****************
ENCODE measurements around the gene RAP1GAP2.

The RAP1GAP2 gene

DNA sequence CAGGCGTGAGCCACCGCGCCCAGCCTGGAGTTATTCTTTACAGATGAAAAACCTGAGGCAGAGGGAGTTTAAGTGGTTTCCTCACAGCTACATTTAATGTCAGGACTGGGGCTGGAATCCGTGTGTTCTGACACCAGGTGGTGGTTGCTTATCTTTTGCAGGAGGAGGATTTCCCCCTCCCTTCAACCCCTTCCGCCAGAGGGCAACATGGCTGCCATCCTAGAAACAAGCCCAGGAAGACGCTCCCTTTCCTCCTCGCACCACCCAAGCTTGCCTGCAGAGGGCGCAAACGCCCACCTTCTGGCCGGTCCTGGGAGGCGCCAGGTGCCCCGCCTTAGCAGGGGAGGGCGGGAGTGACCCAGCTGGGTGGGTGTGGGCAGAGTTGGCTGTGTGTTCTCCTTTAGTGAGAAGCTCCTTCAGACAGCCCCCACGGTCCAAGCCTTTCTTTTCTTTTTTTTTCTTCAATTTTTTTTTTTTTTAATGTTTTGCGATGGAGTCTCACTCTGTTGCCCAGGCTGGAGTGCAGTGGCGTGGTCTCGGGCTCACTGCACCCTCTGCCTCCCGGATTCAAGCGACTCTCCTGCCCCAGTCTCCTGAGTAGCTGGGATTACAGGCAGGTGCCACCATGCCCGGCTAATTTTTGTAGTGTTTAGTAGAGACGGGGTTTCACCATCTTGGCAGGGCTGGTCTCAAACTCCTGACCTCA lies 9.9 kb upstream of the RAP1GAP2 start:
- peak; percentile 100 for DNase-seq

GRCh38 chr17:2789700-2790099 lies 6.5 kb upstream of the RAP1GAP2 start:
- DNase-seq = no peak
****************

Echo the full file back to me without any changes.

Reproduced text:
ENCODE measurements around the gene RAP1GAP2.

The RAP1GAP2 gene

DNA sequence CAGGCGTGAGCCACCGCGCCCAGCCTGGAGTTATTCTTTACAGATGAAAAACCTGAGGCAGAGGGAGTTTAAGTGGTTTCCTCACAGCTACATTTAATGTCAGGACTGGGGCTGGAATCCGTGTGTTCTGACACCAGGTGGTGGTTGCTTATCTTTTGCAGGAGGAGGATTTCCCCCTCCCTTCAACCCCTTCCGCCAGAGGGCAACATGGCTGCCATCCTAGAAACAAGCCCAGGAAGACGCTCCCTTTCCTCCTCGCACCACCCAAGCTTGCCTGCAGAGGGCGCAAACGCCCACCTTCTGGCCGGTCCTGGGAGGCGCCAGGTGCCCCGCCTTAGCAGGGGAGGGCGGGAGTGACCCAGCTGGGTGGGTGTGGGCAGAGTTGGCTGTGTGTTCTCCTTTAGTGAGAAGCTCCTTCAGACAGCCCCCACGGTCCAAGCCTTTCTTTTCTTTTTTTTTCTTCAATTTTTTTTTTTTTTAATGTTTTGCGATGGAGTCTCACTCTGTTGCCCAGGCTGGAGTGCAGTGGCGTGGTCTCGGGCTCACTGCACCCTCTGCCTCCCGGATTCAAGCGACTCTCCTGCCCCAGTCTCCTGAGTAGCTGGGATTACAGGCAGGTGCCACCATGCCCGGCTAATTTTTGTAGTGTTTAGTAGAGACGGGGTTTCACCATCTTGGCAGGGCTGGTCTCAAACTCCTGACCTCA lies 9.9 kb upstream of the RAP1GAP2 start:
- peak; percentile 100 for DNase-seq

GRCh38 chr17:2789700-2790099 lies 6.5 kb upstream of the RAP1GAP2 start:
- DNase-seq = no peak